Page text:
There may be limitations on their abilities, as there are on all parents abilities, but every disabled parent I know would drag themselves across the floor, if required, to get their kid a sandwich, use their teeth to hold a kid’s backpack on their lap as they wheel them to school, and do whatever else is necessary to give everything they can to their children.

Yes my husband is in a wheelchair, but he takes our kids camping, skiing and mountain biking. He teaches them about the natural world, space and astrophysics, buys them milkshakes if they ride their bikes all the way to the BMX track and back, and reads stories with a silly voice at bedtime.

But above all he loves them deeply and is always there for them.

It’s true that he might not do well in the schoolyard “My dad can run faster than your dad” competitions, but providing a lap for resting weary little legs is a pretty special gift.

And that’s something able-bodied parents just can’t do.


Ten Years On

Well, it is our ten year wedding anniversary this year.

In some ways I can’t believe we made it.  There were times we were both convinced that we wouldn’t and had pretty much parted ways in our minds.  Constant health problems can take a toll on a relationship. As can babies, particularly twins.

We’ve had who is more exhausted fights, and I just wish you were healthy and can stay out of hospital for three months fights, I want to live in Australia fights, and I’m tired and everything is your fault fights – I’m sorry about those.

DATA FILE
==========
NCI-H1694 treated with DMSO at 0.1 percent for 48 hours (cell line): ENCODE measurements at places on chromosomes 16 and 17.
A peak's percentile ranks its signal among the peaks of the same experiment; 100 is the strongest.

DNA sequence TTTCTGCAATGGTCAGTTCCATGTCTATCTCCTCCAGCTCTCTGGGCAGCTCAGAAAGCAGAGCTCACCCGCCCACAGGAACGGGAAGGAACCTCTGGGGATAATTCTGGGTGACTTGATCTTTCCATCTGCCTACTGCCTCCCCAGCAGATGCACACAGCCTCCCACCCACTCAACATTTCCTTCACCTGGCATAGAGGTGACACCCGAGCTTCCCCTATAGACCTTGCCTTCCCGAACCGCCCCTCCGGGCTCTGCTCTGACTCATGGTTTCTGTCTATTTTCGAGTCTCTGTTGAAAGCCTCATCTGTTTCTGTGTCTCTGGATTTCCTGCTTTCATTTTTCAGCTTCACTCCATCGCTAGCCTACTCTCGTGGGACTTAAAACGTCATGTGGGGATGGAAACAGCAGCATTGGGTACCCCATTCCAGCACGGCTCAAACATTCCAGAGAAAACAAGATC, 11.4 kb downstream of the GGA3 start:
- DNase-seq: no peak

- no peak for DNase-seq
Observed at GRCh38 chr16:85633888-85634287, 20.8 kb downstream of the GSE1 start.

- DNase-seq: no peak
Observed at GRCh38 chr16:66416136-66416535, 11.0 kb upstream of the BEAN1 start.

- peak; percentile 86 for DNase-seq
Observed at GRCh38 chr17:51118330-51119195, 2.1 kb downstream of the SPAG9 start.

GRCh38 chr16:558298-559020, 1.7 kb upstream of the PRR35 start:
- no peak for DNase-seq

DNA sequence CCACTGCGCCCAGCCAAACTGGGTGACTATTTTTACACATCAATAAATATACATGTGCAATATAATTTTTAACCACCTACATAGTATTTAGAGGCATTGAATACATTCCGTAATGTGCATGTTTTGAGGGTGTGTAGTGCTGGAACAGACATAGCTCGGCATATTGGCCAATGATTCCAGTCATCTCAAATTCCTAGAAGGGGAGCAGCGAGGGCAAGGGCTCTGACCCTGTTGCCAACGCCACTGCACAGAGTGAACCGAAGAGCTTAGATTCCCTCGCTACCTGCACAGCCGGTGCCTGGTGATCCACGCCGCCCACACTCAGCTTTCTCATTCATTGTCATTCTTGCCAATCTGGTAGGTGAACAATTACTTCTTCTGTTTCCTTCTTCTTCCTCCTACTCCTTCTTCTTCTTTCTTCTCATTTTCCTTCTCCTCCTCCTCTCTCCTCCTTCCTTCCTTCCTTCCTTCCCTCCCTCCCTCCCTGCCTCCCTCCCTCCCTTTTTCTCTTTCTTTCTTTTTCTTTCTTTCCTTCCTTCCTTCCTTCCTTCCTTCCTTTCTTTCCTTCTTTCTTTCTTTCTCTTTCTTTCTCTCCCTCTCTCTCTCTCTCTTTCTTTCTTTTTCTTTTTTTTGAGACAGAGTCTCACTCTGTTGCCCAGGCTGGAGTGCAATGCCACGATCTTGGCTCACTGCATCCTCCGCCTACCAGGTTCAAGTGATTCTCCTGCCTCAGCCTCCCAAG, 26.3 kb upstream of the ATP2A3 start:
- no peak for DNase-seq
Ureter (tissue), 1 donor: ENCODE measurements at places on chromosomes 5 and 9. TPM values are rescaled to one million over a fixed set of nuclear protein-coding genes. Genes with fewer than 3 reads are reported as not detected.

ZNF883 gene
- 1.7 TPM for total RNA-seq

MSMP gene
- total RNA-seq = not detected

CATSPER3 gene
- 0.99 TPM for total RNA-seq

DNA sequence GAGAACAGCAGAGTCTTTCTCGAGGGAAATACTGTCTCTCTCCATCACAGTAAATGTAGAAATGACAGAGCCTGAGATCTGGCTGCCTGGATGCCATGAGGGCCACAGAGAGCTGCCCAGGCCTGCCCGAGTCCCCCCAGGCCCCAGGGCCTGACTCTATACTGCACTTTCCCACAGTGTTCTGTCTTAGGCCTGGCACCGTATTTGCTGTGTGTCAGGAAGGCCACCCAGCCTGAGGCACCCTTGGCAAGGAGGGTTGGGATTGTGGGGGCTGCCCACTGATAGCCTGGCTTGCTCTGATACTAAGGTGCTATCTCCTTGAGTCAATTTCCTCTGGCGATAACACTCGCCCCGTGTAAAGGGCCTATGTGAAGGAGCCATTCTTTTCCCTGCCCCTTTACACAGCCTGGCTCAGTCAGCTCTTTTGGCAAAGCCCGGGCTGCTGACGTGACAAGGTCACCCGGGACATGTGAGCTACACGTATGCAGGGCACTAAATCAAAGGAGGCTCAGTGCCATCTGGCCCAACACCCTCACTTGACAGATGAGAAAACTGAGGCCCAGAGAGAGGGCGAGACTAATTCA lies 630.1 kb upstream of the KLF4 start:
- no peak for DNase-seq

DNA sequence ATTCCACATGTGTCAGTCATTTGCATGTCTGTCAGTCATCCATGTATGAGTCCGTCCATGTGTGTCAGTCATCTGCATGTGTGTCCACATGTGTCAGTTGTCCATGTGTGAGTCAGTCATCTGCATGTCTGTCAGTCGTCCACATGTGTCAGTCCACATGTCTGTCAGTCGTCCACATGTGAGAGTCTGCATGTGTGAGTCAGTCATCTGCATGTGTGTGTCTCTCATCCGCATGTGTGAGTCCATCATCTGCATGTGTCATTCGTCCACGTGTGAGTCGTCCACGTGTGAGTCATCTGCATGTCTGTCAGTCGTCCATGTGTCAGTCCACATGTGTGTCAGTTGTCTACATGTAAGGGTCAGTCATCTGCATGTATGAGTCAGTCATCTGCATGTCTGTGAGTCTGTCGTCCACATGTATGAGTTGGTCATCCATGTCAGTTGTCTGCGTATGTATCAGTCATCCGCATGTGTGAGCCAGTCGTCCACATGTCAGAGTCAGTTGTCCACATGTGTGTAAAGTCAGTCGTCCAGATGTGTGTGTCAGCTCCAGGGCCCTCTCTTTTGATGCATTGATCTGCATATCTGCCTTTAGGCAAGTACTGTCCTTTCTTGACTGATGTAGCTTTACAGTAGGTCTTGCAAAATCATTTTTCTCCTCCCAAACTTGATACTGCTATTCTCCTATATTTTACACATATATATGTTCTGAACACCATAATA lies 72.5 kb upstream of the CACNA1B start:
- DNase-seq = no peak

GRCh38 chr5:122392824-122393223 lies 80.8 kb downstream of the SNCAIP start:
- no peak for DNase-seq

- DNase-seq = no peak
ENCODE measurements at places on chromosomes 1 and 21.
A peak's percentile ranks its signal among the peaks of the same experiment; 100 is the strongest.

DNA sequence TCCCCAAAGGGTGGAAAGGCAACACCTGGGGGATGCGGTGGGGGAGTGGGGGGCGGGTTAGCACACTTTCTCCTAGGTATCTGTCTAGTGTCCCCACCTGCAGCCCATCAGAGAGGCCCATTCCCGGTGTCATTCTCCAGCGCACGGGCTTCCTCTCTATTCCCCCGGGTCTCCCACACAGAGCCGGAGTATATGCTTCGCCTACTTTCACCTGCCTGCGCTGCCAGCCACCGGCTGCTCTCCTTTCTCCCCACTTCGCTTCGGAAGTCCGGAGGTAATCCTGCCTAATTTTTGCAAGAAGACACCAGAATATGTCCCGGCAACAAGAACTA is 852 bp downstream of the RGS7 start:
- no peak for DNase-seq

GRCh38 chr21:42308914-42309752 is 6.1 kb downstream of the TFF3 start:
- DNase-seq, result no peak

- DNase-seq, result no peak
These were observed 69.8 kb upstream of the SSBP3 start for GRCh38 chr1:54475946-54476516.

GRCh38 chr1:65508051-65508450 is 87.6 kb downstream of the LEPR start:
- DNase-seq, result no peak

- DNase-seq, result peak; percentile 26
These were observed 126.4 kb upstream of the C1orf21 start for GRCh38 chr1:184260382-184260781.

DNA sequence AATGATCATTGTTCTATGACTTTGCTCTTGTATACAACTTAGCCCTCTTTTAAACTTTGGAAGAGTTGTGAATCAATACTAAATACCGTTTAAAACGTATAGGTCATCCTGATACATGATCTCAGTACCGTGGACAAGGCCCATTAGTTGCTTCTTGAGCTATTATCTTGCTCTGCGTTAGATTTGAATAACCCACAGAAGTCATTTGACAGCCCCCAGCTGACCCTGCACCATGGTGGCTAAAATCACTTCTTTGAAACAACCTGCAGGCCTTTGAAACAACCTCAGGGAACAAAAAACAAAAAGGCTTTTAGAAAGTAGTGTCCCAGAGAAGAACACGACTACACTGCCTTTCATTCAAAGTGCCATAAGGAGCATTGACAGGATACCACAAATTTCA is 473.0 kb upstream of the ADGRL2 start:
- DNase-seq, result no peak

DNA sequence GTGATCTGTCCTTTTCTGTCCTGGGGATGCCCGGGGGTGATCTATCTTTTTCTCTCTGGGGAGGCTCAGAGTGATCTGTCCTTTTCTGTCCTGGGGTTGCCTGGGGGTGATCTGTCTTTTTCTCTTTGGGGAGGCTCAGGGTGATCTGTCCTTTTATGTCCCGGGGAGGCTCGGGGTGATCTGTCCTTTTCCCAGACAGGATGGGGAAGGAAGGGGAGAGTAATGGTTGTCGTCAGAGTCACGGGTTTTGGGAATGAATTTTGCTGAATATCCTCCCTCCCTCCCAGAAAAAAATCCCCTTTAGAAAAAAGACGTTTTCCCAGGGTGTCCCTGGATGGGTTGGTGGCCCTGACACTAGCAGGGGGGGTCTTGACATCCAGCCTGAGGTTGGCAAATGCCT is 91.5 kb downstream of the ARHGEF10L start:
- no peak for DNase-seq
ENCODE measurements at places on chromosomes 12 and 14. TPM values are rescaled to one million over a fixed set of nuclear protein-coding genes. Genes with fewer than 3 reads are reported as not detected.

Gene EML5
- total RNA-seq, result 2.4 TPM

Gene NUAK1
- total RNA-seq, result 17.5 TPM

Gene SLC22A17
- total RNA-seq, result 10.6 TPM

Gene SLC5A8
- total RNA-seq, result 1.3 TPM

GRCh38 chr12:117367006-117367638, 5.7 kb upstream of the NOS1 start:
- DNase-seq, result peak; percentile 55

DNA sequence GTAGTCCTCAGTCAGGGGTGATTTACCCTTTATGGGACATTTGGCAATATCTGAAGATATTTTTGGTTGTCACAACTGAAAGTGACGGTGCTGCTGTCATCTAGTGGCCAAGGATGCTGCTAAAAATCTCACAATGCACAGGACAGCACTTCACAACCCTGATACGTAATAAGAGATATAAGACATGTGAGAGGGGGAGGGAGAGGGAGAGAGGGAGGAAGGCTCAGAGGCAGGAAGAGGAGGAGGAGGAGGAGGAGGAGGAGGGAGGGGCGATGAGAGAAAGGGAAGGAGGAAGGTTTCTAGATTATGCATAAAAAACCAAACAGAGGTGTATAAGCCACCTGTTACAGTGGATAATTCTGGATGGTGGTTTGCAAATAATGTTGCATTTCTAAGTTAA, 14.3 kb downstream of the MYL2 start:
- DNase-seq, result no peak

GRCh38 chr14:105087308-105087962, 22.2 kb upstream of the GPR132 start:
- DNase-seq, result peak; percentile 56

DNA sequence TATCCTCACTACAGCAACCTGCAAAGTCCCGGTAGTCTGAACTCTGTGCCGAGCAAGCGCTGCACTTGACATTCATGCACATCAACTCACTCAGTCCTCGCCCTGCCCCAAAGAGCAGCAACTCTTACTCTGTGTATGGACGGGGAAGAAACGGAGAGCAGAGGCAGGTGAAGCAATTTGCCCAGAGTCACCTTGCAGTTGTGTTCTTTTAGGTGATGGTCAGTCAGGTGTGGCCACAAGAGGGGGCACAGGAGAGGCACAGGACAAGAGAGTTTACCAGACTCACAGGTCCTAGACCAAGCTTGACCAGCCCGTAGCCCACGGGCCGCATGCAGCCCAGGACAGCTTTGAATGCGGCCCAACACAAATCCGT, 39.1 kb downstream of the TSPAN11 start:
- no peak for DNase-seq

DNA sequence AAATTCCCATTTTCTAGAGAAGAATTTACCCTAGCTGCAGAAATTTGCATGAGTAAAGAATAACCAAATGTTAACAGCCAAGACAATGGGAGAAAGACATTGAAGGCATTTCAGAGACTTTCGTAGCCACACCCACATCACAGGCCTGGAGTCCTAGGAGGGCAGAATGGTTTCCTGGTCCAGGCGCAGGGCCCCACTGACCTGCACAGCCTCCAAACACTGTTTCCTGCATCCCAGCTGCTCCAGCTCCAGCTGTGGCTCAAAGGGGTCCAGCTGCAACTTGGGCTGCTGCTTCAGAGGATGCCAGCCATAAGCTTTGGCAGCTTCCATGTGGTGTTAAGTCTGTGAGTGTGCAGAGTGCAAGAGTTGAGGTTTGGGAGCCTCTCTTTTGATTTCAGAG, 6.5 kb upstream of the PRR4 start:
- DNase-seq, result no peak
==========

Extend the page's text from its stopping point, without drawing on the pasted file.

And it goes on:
A series of counsellors labelled us with euphemisms which pretty much meant the same thing: I was the monkey and hailstorm to your turtle and rock. We never really learnt how to talk about things without getting angry or defensive, so often we didn’t talk about them, and they just got worse and worse and then awful.

We are learning though and most importantly, we are both really trying.

I remember the way you asked me to marry you, in a parking lot in the foothills of the Rocky Mountains, and I was mad at you.

We’d had a picnic that day and I guess I expected you’d propose.  You didn’t though, because you wanted to ask me while we were skiing together.  Somehow that turned into a fight as always seemed to happen.

As we started to drive back towards Calgary, you did a U-turn and drove to the mountains instead. As I sat on your lap in the cool autumn air, you told me that you were not perfect, I was not perfect, and our life together wouldn’t be perfect, but that you loved me more than everything.

Then you picked up a pebble from the ground and using the ring from your pinky finger gave it to me and asked me to be your wife.

You were right, our life together has not been perfect. But there is no one I love and respect more or would prefer to have in my life than you.

Remember our vows?

I promise to be your lover, companion, friend and ally, your partner in adventure, your consolation in adversity and your accomplice in mischief. I will hold you in my arms when you need to be held. I will listen when you need to talk. I will laugh with you in times of joy and comfort you in times of sadness. I will love you for who you are and I’m proud to become your partner.

I mean them more today.